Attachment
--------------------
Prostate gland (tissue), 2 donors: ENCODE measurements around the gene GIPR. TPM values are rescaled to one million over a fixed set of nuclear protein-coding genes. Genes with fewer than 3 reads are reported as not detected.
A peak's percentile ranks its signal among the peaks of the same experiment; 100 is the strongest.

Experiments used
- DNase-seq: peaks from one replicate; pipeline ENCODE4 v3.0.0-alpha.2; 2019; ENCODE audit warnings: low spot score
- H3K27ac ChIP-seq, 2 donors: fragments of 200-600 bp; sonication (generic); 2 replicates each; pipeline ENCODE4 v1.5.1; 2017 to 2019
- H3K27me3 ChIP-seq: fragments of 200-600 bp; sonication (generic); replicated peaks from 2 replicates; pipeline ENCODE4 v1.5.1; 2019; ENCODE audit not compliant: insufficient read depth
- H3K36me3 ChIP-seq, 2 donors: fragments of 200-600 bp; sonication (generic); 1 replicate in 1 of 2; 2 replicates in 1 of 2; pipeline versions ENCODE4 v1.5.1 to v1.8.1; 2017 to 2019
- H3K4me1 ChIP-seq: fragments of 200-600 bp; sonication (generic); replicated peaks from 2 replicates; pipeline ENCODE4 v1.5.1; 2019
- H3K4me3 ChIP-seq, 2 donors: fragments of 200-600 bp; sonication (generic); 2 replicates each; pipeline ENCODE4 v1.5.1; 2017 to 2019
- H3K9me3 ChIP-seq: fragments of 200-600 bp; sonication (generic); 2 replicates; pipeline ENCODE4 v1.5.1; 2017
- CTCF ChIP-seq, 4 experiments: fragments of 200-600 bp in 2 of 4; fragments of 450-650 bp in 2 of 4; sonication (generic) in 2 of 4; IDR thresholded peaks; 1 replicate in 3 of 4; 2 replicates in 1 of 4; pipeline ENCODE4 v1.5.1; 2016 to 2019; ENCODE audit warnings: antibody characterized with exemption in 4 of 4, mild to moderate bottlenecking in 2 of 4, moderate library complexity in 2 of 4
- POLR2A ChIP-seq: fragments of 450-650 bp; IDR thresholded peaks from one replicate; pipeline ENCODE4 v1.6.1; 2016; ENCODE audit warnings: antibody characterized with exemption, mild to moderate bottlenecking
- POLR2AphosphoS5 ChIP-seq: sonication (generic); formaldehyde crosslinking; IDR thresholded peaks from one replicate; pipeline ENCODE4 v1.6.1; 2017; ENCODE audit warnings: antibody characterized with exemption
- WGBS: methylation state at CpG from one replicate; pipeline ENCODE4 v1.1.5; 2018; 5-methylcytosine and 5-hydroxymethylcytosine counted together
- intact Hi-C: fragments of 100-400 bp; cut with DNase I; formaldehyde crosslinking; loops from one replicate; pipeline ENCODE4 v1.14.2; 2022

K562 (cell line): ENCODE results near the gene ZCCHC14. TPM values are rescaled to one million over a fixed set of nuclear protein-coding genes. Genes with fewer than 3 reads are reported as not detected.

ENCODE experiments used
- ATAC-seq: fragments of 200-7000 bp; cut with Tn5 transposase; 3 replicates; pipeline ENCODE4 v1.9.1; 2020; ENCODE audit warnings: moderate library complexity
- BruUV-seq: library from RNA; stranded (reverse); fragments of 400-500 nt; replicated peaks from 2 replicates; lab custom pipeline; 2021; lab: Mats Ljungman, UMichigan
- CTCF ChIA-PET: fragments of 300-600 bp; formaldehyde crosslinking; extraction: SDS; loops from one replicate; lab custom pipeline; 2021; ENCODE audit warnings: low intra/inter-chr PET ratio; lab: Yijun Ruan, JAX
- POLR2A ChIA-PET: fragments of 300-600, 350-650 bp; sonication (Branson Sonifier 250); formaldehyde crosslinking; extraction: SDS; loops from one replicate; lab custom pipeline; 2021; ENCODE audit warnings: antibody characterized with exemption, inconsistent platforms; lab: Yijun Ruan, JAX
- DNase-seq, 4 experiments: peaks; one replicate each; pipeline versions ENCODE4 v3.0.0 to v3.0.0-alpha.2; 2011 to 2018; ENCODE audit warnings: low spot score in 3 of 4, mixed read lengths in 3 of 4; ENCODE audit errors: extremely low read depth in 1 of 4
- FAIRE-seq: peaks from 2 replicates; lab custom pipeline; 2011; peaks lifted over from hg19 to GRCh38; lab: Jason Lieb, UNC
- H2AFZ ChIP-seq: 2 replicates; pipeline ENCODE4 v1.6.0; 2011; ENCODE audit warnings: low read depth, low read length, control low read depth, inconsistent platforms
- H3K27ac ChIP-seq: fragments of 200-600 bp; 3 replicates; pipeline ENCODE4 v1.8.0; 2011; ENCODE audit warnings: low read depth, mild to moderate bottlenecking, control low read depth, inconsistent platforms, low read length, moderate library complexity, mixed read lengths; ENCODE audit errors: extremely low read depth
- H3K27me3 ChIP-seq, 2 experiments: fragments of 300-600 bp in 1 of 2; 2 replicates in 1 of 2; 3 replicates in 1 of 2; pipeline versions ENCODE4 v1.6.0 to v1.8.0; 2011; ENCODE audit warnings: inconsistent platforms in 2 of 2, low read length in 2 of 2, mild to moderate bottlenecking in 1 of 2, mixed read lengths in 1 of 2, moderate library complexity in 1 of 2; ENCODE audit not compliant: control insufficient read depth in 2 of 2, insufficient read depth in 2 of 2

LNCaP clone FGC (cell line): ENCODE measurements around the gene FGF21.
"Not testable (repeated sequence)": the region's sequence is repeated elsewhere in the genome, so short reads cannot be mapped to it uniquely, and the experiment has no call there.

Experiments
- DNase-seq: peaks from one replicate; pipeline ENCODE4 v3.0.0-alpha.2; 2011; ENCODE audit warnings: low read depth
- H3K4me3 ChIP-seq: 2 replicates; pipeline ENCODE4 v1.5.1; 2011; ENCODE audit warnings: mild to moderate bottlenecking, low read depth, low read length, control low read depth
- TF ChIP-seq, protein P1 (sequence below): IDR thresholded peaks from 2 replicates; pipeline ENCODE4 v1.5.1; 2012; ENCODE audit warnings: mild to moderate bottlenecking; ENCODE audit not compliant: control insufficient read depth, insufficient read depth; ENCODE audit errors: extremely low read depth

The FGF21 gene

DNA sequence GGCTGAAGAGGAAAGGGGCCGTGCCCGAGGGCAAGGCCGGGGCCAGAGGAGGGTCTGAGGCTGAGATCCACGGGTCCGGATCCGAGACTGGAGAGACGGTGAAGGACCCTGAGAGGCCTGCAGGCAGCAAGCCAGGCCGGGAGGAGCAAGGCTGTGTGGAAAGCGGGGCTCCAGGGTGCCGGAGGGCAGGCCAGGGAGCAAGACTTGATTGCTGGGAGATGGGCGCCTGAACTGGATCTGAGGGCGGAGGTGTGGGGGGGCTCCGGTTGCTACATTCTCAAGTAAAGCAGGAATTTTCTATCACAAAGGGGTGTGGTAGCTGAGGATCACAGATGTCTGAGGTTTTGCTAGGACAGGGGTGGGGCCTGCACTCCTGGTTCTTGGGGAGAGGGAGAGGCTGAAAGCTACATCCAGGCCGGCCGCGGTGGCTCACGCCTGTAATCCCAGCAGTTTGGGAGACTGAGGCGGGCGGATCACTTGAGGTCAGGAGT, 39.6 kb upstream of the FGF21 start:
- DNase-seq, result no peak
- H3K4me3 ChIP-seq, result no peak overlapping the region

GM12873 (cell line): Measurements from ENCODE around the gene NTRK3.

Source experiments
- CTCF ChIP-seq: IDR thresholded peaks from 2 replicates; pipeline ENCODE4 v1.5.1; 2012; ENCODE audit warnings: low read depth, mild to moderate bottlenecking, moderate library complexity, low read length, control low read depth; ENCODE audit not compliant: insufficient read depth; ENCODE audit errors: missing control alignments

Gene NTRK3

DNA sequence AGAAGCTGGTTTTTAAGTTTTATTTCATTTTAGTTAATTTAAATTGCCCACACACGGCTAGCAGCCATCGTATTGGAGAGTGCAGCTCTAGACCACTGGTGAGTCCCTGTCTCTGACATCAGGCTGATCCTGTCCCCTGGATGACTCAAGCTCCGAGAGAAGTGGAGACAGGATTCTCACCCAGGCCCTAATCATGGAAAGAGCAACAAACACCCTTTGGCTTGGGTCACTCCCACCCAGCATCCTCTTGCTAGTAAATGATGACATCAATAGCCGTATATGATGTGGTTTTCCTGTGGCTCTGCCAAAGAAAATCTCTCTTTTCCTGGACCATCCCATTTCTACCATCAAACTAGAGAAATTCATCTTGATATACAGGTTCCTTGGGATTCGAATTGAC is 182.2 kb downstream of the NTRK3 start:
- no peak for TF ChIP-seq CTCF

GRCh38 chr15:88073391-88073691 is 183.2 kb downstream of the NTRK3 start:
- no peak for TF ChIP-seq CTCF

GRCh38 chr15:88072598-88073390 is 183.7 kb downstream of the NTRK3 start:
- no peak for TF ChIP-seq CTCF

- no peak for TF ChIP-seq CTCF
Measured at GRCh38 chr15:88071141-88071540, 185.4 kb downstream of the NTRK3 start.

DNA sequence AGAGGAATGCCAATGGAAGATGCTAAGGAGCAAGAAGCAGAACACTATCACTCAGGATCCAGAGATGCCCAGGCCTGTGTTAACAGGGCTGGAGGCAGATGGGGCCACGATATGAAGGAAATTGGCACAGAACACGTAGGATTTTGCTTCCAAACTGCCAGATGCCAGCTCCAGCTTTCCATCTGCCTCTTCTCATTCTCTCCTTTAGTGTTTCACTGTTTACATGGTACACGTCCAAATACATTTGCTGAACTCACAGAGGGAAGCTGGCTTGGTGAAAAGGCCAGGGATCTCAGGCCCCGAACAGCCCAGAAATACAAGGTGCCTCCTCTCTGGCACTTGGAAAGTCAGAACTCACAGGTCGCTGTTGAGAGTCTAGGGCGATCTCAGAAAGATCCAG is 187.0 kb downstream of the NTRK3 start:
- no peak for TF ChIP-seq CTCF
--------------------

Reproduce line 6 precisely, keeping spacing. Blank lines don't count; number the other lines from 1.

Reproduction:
- H3K27me3 ChIP-seq: fragments of 200-600 bp; sonication (generic); replicated peaks from 2 replicates; pipeline ENCODE4 v1.5.1; 2019; ENCODE audit not compliant: insufficient read depth